Dear brothers and sisters in Christ, on this day we heard from the first reading taken from the book of the prophet Hosea first of all about the sins which Israel and their kings have committed with their wickedness and pagan worship, the abandonment of the laws and commandments which have been given to them through the prophets of God.

And we also heard how the Israelites and their country were humbled and thrown to the worst of situations, as their cities were razed and destroyed, and their populace carried off into slavery and became a stigma and outcast among the nations. That was what happened to them, when the Assyrians destroyed Israel and carried off most of the population to exile in faraway lands.

And after such a terrible state, the Lord was calling on His people to return to Him, and to worship Him once again, as in the end, He did not despise them for who they were, but rather, for the sins and wickedness that they had committed. God did not create us mankind in order to see us destroyed and humiliated, but instead, our own failures to resist the worldly temptations of pride, greed and desire have led us to utter humiliation of our noble soul and existence.

But God never gave up on us, and He gave us chance after chance, opportunity after opportunity to repair our relationship with Him. He sent prophets after prophets, messengers one after another to Israel, His beloved and chosen people. And even though they rejected and persecuted many of His faithful servants, but God continued to open the doors of His mercy and love, in case His people came to Him repenting from their sins.

And He sent us His own Son, to be the messenger of the Good News of His salvation. He freely offered pardon and forgiveness to all those who have sinned against Him and disobeyed Him. All that He asked them, is for a change of heart, and for an openness of the mind and our being, so that He may be able to enter our existence and being, and inside us, transform us from people of darkness into children of the Light.

Then, in today’s Gospel passage, we heard how the Lord Jesus selected twelve among His followers and disciples, whom He made to be His Twelve Apostles, those to whom He entrusted the growth of the mission and the good works that He had begun in this world, in the saving of souls and calling of sinners to repentance. He sent them all out to go before Him, and proclaim the message of the coming of the kingdom of God.

It was through the courage of the Apostles and disciples of the Lord, and the hardships they encountered which had brought so many souls away from the brink of destruction and eternal damnation, because they preached the Good News of God and called many to turn away from their sins before it was too late for them. And although many refused to listen to them and rejected them, but there were also quite a few who were stirred in their hearts and accepted the Lord.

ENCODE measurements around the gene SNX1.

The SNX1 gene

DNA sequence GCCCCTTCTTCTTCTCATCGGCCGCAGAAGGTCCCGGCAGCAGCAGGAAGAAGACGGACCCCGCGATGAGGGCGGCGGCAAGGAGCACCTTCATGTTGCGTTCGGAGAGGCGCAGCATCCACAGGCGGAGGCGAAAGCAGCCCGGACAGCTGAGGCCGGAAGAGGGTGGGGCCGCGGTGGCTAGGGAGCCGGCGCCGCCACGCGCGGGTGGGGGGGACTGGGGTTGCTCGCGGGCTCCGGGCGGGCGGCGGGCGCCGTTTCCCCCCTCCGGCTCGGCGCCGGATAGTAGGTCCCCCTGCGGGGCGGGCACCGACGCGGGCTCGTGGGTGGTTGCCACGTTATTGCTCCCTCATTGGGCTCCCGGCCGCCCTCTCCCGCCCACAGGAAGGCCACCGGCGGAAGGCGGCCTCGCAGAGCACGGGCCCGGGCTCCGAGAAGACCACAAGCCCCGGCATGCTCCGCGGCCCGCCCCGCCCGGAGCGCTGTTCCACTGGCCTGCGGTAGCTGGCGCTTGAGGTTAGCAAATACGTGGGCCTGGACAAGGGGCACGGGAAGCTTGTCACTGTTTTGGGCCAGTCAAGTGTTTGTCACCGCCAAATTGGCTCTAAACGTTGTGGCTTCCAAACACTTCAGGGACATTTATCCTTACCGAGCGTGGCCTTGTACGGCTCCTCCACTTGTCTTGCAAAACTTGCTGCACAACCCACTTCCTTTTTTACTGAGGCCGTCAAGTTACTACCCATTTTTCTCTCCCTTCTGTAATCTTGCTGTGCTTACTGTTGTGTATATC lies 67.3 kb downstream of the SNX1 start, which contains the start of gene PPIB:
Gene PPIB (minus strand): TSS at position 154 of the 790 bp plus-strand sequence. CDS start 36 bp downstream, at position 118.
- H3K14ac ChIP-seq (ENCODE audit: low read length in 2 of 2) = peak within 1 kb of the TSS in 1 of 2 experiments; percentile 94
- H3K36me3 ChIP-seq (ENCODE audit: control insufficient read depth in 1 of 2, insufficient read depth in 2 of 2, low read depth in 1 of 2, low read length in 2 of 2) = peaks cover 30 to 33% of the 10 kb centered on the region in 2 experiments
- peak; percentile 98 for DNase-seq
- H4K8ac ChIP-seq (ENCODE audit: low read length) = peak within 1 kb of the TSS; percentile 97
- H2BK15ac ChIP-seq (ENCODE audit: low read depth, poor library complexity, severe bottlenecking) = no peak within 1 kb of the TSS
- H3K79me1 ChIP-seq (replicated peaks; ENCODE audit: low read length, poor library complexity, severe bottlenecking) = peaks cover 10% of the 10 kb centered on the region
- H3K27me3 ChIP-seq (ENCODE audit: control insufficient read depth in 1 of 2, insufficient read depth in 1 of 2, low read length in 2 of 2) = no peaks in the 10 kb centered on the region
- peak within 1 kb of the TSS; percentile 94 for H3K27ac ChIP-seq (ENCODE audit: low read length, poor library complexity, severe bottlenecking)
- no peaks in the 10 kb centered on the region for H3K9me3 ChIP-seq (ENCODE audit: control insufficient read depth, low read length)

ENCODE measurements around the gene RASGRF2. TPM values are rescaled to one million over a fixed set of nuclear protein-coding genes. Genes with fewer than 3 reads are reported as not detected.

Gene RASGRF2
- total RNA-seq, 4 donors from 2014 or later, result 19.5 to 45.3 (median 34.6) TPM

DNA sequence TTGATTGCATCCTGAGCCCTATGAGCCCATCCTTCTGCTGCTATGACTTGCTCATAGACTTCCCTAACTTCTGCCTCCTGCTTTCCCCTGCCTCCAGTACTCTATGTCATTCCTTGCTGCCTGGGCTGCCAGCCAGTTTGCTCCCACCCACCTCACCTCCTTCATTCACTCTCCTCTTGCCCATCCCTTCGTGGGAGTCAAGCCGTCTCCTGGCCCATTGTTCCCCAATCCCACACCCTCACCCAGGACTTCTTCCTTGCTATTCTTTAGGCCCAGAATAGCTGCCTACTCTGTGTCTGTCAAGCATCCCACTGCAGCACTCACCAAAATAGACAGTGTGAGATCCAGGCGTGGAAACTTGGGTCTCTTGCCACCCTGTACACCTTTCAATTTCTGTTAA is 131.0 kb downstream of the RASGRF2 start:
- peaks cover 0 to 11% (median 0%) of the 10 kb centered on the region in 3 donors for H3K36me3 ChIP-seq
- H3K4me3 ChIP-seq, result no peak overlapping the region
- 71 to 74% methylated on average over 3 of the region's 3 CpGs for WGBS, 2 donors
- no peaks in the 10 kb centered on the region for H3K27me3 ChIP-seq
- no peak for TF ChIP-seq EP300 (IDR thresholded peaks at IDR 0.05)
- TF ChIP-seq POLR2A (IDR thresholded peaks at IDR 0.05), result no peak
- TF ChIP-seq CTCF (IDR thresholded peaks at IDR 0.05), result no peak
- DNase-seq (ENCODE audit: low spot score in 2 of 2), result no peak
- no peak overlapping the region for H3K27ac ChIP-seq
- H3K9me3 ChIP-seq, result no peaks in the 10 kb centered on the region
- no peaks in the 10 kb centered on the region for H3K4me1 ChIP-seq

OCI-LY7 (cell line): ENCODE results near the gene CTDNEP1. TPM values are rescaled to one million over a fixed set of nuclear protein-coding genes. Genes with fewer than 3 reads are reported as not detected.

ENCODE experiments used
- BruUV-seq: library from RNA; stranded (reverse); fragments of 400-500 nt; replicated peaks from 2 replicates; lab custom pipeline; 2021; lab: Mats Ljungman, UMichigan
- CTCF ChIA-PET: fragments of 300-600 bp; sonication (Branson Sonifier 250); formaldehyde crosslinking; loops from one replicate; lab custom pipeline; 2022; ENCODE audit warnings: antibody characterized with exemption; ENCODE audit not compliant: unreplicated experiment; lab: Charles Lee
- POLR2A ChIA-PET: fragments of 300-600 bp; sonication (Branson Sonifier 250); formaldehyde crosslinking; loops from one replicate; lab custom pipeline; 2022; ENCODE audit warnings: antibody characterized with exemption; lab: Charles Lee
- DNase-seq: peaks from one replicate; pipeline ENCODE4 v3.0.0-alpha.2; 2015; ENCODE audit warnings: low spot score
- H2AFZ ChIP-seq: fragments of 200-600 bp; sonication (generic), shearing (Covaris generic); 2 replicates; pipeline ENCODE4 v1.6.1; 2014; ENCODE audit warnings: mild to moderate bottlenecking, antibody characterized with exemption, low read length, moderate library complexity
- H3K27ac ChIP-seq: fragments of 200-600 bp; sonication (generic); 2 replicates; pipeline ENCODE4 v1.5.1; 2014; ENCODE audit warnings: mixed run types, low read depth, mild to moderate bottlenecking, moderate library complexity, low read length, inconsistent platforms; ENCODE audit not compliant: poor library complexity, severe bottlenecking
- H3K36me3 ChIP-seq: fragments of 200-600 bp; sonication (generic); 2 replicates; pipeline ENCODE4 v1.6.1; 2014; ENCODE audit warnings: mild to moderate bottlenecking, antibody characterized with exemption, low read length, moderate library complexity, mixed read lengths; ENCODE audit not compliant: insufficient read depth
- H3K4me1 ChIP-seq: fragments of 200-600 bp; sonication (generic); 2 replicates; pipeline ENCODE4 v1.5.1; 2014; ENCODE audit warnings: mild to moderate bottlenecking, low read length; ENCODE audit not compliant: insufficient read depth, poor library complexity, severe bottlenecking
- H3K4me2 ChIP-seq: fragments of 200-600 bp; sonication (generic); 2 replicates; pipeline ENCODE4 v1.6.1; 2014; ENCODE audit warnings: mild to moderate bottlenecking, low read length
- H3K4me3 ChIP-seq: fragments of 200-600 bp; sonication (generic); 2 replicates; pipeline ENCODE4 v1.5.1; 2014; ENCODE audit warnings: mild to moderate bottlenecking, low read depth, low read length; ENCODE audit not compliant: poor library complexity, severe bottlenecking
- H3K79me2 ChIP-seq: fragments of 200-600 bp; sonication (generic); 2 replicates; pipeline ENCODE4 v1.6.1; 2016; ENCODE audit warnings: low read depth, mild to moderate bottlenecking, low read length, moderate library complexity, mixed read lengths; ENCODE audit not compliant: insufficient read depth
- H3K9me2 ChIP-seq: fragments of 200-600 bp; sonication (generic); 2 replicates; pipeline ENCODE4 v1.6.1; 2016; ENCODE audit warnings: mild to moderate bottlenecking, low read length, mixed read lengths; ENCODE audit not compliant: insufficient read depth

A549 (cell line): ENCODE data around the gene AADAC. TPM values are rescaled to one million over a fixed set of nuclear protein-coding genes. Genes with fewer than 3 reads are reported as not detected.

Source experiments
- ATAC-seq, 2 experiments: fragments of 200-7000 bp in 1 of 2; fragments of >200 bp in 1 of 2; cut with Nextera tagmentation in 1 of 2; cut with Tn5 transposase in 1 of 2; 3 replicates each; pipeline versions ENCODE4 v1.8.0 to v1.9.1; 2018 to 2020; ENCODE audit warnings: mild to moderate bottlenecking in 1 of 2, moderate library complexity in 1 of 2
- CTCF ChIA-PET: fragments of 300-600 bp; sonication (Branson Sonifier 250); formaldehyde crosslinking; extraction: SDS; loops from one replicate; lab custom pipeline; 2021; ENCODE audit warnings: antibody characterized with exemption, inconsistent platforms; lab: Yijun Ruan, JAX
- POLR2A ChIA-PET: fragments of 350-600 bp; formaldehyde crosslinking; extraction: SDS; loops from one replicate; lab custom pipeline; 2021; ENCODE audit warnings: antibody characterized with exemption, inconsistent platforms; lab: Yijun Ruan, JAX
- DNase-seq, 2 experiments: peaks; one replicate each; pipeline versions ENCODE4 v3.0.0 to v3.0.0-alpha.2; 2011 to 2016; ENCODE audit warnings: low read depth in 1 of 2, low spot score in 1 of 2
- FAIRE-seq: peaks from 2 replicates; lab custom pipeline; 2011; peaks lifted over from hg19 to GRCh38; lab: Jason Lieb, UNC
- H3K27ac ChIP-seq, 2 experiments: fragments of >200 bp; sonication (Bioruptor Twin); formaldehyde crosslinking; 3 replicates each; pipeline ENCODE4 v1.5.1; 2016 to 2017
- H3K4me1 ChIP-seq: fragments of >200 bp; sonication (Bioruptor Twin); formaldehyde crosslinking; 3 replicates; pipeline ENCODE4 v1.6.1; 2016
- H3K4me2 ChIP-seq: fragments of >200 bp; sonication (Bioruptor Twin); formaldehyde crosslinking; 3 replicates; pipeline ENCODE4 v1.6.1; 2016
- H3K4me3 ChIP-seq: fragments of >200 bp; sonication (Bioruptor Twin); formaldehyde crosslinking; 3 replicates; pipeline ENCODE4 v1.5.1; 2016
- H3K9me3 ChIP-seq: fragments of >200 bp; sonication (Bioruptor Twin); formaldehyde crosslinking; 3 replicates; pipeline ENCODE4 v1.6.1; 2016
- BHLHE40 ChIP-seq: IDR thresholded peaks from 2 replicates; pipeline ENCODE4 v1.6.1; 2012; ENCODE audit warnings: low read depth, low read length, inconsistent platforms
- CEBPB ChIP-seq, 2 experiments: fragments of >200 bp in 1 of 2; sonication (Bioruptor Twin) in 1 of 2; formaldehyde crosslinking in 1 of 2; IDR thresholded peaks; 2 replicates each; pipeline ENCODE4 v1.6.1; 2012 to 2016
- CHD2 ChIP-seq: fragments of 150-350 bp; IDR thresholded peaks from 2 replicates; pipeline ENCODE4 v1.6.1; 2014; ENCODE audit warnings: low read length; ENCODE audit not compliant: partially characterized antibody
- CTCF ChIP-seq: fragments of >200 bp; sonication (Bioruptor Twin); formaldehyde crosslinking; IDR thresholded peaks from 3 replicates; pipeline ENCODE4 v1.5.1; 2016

Now, brothers and sisters in Christ, we are called to follow in the footsteps of the Apostles and the disciples of the Lord. There are still much work to be done, and there are in fact still many souls out there, who are in great danger of eternal damnation, as they continue to live in sin, either through ignorance of the truth or through deliberate intention to disobey God.

I am sure that many of us would feel unworthy of such a monumental task. After all, we are talking about the state of someone’s soul here. Yet, should we fail to do anything or to continue the good works that the Apostles have started, then many more souls will fall into hell forever. Now we should perhaps reflect on the life and the work of the famous St. Benedict the Abbot, whose feast day we celebrate today.

St. Benedict the Abbot, also known as St. Benedict of Nursia, was the inspiration for the foundation of the Benedictines, one of the largest religious and monastic order present today. St. Benedict was remembered for his great dedication to God, his exemplary faith and his reform of the livelihood and way of life of many Christians, by turning away from the sins of the world, and rejecting the temptations of worldly pleasures and the wickedness of human greed.